Veteran actress Elaine C Smith said young women entering creative roles deserve more support as she recalled some were labelled “mad feminists” for raising concerns about sexism in the 1980s.
Smith, who played Mary ‘Mary Doll’ Nesbitt in Scottish comedy Rab C Nesbitt, said it is a “particularly hard game for young women” entering theatre and television.
She said she is “very fortunate” to have made a career for herself in acting in a world where women in the industry are a minority.
She acknowledged the situation today is “better than it was” when she started out, but said women still need more encouragement and support in the arts.
She spoke to the PA news agency as she launched the £500 Elaine C Smith Student Prize for young women in acting at New College Lanarkshire, Motherwell, which will be given to one student annually.
Smith, originally of Newarthill, near Motherwell, said: “I think for me, I have to put my money where my mouth is and say, ‘if I can help one woman – and hopefully over the years I’ll help quite a few – but by just speaking out you can do that’.
“When I came into the business that support wasn’t really there.”
She recalled the early days of her acting career, saying women were expected to “conform” and expected to be “good girls”.
She added: “You had to know if you said too much, or were too vocal in the 1980s when I started and all that.
“You were seen as a mad feminist by just saying, ‘actually I think that’s a wee bit sexist.’ So you tended to keep quiet, and it was hard for me to stay quiet.
“But you tended to worry that if you spoke out you wouldn’t be used again; you’d be seen as trouble. Whereas if a guy was speaking out they’d be seen as strong, they were great and good for them.
“Also there were so few jobs for women that the women who had the jobs hung on to them and were actually terrified of the new women coming up behind them, and I vowed that I never wanted to be that woman.”
The actress went on to say she is “really disappointed” that Creative Scotland’s funding was cut this year by £6.6 million, but she accused the UK Government of being the true culprit rather than the Scottish Government.
The Scottish Government cut £6.6 million from the budget for the national arts funding body for Scotland this year – reversing a previous commitment ministers had made on the funding.
Smith said: “I do know that, without getting political about it, that 10 or more years of austerity, given that there’s certainly a thought process across political parties in the south in Westminster, to shut down Scotland.
“Don’t make the Scottish Government look good. So if you force the Scottish Government – if you’ve got less money to divvy up – and you force the Scottish Government into cutting the money to councils, then you have councils making really tough choices, eventually the public say, ‘this is terrible,’ and of course they blame the Scottish Government.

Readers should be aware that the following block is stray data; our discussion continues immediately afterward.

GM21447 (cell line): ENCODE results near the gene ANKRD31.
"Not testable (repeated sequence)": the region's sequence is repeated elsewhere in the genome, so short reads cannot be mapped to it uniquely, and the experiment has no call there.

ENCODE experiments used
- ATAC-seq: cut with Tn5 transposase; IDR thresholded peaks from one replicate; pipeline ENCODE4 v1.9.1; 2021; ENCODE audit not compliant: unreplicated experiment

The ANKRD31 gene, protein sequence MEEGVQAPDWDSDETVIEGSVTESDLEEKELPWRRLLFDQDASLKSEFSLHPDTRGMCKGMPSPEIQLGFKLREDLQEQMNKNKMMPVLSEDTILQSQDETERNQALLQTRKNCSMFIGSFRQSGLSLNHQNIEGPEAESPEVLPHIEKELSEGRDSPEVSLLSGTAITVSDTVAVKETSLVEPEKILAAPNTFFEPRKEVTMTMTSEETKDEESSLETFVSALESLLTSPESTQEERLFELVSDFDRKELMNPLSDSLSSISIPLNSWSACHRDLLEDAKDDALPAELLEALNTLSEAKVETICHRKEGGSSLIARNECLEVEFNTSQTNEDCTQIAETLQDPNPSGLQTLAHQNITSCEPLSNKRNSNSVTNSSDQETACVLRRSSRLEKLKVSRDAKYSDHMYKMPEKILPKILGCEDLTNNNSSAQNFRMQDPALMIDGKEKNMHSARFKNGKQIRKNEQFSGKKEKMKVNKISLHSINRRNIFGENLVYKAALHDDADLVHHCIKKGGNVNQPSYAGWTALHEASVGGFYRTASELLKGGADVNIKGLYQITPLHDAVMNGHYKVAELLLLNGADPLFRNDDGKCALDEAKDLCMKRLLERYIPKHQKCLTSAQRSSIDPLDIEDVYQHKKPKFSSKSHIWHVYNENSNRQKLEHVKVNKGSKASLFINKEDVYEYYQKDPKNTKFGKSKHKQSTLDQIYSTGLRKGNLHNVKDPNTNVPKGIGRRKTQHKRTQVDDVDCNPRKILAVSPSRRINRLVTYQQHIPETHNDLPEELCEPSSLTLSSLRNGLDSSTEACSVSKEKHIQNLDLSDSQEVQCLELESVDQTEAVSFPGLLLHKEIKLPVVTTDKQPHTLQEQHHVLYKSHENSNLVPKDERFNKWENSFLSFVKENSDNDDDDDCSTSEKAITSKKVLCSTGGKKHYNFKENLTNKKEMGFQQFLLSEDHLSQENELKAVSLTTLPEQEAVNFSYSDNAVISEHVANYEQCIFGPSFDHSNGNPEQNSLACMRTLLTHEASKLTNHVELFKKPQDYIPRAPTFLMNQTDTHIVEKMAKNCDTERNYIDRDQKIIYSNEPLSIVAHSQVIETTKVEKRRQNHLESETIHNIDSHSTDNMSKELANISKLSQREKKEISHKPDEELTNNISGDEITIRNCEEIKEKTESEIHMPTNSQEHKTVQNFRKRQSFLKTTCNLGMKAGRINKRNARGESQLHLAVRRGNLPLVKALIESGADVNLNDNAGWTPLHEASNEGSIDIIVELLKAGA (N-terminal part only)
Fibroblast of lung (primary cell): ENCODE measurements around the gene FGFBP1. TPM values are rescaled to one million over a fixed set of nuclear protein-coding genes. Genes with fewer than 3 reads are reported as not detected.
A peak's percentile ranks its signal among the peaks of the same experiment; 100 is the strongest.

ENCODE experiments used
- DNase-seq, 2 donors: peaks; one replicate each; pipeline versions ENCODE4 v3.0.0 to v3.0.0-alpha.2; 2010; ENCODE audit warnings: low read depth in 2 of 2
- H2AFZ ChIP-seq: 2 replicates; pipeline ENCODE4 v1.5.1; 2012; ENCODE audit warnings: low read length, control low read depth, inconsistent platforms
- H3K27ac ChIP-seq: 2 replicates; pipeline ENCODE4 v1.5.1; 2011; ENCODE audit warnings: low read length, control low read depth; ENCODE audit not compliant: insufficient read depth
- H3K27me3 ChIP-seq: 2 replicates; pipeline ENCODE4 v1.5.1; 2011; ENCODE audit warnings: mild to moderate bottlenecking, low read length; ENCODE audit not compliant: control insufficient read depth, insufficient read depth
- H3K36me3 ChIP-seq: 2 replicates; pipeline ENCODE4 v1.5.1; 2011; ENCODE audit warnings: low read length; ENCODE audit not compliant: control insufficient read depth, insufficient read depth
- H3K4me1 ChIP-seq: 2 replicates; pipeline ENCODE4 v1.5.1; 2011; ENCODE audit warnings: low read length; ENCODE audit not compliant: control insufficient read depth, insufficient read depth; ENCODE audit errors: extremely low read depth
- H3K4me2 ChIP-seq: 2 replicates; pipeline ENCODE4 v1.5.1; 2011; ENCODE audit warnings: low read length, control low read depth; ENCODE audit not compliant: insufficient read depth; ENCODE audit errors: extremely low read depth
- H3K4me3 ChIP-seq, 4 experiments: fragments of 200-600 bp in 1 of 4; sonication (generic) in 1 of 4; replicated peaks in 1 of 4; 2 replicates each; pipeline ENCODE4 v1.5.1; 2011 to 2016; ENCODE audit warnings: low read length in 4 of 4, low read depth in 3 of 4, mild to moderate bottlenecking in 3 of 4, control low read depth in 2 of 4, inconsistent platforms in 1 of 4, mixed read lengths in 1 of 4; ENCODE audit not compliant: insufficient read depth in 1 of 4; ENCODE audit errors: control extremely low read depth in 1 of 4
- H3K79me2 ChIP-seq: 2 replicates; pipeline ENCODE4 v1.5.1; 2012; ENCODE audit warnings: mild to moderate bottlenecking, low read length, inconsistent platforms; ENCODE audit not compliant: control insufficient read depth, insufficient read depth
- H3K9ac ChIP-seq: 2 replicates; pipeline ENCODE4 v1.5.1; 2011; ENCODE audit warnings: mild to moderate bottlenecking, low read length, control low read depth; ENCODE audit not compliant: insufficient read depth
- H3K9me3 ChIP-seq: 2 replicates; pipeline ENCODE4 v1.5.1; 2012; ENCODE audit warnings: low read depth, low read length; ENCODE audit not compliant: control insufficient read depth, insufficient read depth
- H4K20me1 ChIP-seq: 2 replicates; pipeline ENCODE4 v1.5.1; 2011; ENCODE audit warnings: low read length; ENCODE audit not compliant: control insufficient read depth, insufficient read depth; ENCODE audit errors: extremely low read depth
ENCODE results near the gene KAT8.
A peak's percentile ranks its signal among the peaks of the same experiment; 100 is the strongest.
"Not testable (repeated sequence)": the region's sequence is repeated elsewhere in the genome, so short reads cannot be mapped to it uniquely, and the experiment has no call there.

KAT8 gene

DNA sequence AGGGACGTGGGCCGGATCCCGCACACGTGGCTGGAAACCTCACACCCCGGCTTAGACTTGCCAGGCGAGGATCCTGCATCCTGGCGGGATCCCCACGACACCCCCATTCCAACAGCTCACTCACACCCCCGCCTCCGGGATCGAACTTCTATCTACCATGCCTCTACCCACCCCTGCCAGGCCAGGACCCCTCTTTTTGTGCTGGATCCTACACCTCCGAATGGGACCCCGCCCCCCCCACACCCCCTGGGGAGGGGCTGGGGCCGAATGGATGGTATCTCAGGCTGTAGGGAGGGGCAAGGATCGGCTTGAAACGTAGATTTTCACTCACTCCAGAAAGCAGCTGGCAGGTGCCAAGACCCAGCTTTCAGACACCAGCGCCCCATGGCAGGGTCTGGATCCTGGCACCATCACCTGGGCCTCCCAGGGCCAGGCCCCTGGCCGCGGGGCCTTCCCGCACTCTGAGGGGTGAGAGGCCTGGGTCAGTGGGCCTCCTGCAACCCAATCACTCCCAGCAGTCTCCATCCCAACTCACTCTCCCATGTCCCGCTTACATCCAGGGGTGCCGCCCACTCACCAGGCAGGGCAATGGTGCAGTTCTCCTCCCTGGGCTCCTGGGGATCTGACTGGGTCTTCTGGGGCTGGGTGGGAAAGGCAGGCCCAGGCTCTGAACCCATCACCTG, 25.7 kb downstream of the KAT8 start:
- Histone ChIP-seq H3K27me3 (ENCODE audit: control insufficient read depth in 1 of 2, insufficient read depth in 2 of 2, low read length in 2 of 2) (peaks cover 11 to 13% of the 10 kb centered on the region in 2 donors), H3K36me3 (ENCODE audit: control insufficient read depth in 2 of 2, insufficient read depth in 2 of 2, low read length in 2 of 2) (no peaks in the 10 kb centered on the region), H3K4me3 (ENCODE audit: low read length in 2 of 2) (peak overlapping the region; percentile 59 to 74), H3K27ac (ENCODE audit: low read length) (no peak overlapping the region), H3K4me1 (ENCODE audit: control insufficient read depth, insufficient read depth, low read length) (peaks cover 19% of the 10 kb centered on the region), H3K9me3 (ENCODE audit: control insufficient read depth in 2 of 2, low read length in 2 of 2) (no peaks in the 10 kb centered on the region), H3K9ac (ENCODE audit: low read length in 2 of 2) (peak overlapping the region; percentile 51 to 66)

“Then you’ve got Westminster coming in and saying, ‘oh, we’ll fund that project.’
“It’s a masterstroke by them. But the arts particularly, where there was a big positive attitude towards the Scottish Government, and what they were trying to do in the arts, that’s been a real kick.
“You’ve now got the arts lobby turning on the Scottish Government.”
A Scottish Government spokesman said: “The Scottish Government investment in arts and culture will increase, so that in five years our investment will be £100 million higher than it is now.
“However due to the cost crisis we have had to make difficult choices to live within our largely fixed budgets. Our ability to respond to the cost crisis is limited by the austerity policies of the UK Government and the financial restrictions of devolution.
“We will continue to do everything within our powers and resources to help those in the culture sector most affected by current economic challenges.
“The Scottish Government believes that our screen sector can lead the way in promoting equality, and we are clear on the value of diverse voices telling Scotland’s stories, reflecting our diverse communities and audiences.
“Screen Scotland are currently piloting the BFI’s Diversity Standards, which are designed to encourage equality of opportunity and tackle under-representation in the screen sector.
“The framework includes standards that projects are expected to meet around representation behind and in front of the camera, and in terms of industry access and opportunities.”